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15 Quotes From 15 Inspiring Female Artists

15 Quotes From 15 Inspiring Female Artists

A true list of all the great female artists who inspire us is endless. Throughout the centuries, the range of dancers, painters, writers, activists, and performers that have forged a path for others is inspiring in itself, especially given that many were also mothers, wives, and workers fighting for equal rights. Without them, we would not have the freedom we have today. Without their expression, and their fight to use this expression freely, we would not exist as we do today.

Here is a list of 15 exceptional females who have done exceptional work in their fields. The timespan of these quotes ranges over the last century. Some of these women were the wives and partners of famous men, but all are powerful, fabulous, and utterly individual. These women made no excuses for themselves or their work. They proceeded with courage, determination, and pride, often in the face of obstruction. Let their wise words inspire your day.

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15 Quotes From 15 Inspiring Female Artists

  1. “Where does it all lead? What will become of us? These were our young questions, and young answers were revealed. It leads to each other. We become ourselves.” — Writer and performer Patti Smith, from her novel Just Kids.
  2. “It is the mainspring of life, courage. And courage has many faces.” – Italian writer and reporter, Oriana Fallaci.
  3. “I’ve had 72 absolutely flaming years. It (the illness) doesn’t bother me at all because, you know, love, when you’ve lived like I have, you’ve done it all. I put all my effort into living.” — Artist Vali Myers, The Witch of Positano.
  4. “Life shrinks or expands in proportion to one’s courage.” — Author Anais Nin.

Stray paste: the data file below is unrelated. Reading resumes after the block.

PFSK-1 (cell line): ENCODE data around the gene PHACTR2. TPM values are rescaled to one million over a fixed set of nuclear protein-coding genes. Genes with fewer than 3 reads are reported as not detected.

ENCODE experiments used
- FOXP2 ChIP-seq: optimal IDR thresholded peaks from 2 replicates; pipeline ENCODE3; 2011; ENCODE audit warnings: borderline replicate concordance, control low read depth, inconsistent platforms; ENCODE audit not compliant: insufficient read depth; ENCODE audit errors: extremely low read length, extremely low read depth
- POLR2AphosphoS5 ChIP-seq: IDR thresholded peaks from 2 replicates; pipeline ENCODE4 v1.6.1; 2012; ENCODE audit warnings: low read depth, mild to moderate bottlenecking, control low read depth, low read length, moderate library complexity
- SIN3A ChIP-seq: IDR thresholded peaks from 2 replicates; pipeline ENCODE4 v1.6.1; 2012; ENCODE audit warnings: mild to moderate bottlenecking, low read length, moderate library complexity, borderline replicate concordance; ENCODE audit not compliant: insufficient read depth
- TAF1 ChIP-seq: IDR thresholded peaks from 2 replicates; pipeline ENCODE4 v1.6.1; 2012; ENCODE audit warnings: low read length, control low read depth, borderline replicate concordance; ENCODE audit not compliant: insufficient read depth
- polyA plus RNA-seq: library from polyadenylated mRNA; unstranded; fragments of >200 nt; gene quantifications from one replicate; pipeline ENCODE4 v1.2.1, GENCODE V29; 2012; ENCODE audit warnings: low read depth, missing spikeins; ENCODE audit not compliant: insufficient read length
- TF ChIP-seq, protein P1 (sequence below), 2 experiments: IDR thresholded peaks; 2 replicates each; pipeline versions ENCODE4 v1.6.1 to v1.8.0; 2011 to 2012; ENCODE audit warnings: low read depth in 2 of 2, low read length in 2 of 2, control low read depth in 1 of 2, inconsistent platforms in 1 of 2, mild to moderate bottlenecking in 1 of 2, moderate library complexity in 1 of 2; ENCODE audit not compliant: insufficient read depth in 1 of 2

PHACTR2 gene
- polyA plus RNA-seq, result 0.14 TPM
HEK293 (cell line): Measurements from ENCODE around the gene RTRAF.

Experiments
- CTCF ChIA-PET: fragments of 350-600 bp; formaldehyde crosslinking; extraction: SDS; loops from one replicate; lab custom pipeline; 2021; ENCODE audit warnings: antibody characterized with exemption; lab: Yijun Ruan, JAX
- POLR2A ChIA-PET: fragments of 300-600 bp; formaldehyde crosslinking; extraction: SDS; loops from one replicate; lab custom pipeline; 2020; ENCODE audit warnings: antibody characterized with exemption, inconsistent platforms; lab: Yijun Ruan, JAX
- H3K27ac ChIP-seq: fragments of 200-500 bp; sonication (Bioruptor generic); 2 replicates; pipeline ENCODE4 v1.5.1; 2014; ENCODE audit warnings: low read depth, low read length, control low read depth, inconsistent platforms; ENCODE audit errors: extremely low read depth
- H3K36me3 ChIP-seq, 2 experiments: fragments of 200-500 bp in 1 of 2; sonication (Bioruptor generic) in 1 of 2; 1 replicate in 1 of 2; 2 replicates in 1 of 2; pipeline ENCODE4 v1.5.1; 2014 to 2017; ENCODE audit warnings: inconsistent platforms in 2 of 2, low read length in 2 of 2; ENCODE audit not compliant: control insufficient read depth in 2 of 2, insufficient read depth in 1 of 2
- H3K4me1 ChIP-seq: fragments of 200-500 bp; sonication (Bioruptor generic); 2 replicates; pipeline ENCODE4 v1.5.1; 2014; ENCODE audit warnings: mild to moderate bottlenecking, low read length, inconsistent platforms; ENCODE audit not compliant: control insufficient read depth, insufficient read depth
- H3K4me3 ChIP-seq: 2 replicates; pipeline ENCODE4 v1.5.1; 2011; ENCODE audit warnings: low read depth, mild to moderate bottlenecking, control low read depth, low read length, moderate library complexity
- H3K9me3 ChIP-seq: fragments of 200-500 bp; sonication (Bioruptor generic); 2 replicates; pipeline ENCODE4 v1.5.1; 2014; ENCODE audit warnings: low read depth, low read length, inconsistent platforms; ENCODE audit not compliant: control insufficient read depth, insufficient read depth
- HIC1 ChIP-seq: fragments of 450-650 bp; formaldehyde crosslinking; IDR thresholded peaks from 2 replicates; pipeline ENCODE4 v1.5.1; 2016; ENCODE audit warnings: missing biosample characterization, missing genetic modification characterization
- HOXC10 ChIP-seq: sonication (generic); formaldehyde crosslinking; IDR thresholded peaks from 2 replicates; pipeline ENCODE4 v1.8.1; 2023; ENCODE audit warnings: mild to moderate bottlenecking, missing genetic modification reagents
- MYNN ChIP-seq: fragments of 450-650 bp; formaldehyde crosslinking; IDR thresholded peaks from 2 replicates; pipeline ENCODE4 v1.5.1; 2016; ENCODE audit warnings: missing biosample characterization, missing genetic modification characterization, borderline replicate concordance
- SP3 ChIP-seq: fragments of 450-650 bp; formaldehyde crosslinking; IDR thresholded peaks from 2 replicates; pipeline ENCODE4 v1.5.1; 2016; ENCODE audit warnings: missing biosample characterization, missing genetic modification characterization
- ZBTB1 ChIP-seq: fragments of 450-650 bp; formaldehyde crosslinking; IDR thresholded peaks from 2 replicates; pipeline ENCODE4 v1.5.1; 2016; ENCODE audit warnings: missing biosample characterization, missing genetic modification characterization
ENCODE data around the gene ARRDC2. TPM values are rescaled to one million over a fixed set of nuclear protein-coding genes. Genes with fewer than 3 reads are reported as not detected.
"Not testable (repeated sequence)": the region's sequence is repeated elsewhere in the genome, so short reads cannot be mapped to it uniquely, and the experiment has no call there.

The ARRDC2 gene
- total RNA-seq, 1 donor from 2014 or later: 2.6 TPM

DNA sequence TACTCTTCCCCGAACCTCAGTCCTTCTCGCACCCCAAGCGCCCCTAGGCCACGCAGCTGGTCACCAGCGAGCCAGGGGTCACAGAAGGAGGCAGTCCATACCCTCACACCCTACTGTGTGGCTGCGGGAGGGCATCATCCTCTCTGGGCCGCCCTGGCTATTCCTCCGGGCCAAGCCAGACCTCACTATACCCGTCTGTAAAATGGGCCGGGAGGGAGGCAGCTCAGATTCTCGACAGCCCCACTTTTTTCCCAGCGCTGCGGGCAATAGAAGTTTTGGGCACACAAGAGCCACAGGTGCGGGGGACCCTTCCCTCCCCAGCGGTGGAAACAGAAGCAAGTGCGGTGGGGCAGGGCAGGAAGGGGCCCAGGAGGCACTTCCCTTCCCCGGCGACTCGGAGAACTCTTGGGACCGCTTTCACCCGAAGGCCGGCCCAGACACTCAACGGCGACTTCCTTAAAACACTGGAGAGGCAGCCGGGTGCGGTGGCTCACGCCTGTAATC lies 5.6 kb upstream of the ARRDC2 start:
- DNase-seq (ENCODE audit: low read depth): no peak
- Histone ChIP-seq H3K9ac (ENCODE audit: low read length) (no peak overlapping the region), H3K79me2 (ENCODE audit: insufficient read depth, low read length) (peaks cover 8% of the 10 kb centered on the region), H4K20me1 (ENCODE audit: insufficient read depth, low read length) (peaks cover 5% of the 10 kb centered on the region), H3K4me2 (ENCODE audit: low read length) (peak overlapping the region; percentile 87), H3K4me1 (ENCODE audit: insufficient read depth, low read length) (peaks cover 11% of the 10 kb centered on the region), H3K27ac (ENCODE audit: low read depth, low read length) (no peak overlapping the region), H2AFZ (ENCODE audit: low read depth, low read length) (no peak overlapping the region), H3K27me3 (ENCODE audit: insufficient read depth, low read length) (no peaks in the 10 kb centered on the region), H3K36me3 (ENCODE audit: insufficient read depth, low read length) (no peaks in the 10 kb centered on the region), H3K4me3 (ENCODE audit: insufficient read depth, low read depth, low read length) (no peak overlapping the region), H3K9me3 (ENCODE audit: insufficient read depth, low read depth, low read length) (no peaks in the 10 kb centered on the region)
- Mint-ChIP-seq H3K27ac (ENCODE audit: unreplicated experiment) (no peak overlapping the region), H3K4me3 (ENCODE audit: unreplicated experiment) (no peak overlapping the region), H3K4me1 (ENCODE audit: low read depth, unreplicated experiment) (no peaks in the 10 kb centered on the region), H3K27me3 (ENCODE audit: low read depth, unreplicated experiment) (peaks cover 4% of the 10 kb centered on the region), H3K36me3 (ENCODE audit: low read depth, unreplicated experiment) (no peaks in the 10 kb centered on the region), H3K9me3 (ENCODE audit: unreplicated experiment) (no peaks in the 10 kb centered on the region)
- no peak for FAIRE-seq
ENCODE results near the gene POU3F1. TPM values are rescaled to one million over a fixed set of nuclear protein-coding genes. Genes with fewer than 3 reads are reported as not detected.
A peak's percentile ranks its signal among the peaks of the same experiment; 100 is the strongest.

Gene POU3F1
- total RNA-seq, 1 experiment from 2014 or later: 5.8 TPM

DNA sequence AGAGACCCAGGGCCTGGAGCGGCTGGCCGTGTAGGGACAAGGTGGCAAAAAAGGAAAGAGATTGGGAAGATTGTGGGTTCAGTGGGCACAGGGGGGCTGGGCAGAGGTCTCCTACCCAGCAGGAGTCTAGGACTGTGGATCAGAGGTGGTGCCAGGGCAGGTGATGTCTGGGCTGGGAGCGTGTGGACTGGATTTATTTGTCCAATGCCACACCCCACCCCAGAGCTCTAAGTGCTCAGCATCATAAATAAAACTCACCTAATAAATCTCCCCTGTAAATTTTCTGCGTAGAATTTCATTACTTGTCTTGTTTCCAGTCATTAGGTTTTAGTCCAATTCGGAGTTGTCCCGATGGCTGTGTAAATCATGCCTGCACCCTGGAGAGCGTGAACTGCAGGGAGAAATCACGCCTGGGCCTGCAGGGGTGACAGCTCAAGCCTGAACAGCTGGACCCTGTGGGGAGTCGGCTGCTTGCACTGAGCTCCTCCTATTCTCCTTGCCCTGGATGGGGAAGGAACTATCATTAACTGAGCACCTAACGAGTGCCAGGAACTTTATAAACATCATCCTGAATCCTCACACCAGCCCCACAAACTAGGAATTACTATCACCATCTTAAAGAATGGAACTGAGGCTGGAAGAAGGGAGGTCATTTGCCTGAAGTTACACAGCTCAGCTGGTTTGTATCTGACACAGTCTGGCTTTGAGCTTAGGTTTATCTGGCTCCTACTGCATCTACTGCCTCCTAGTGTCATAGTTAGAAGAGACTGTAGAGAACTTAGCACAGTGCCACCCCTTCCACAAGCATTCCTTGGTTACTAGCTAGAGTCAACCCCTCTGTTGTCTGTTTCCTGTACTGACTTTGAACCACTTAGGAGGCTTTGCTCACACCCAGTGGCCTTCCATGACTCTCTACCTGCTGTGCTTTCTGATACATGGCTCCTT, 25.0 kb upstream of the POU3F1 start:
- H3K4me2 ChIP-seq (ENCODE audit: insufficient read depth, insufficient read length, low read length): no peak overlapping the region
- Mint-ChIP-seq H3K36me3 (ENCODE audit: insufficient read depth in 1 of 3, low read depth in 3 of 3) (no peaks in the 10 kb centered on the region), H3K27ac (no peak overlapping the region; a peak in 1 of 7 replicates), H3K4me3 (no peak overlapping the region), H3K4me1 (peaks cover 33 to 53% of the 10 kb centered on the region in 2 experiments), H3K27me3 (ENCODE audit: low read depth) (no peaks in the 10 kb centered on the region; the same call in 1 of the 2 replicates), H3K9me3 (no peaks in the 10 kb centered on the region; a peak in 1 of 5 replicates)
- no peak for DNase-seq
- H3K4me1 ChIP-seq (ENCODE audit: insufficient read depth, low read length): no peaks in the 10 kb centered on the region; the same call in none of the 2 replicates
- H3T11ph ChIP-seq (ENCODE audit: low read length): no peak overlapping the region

5. “Happiness comes from the full understanding of your own being.” — Serbian performance artist Marina Abramovic.
  6. “I felt very vulnerable singing, ‘I’m through hanging around all of the boys in town.’ It was difficult for me. I couldn’t stand there and sing the words. I felt I wasn’t being interesting. I wanted to also perform and entertain or transport people. I wanted other levels. So I went out and got a school uniform and probably Vince got suspenders and stockings. That freed me, and then everything changed.” – Singer Chrissy Amphlett, on finding strength in her first performance as lead singer of the Australian rock band The Divinyls.
  7. “Think of the magic of that foot, comparatively small, upon which your whole weight rests. It’s a miracle, and the dance is a celebration of that miracle.” — American modern dancer and choreographer Martha Graham.
  8. “Nobody has ever measured, not even poets, how much the heart can hold.” — Writer, dancer, and queen of the jazz era, Zelda Fitzgerald.
  9. “You were once wild here. Don’t let them tame you.” — Pioneer of modern dance, Isadora Duncan.
  10. “Find something you really love doing and mix it with something you really care about. That’s why I’ve had such longevity as an artist. I really, really care about ending violence against women, and I really, really love playing music. It’s super enjoyable!” — Punk singer and activist Kathleen Hanna.
  11. “I want to be a living work of art.” — Italian heiress, artist, and muse, the Marchesa Luisa Casati.
  12. “Early in life I came to understand that I was the only person who could protect my own interests, and that, being alone, I must cultivate survivor skills and turn weaknesses into strengths.” — Australian author, foreign correspondent, and refugee activist Jill Jolliffe.
  13. “Use your faults, use your defects; then you’re going to be a star.” — The great singer Edith Piaf.
  14. “Beauty is only skin deep, but ugly goes clean to the bone.”  — Writer Dorothy Parker.
  15. “Time heals, after all — although the clock that marks that kind of time has no hands.” — American author and artist Suze Rotolo.

Featured photo credit: Morguefile via mrg.bz

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Last Updated on December 2, 2018

7 Public Speaking Techniques To Help Connect With Your Audience

7 Public Speaking Techniques To Help Connect With Your Audience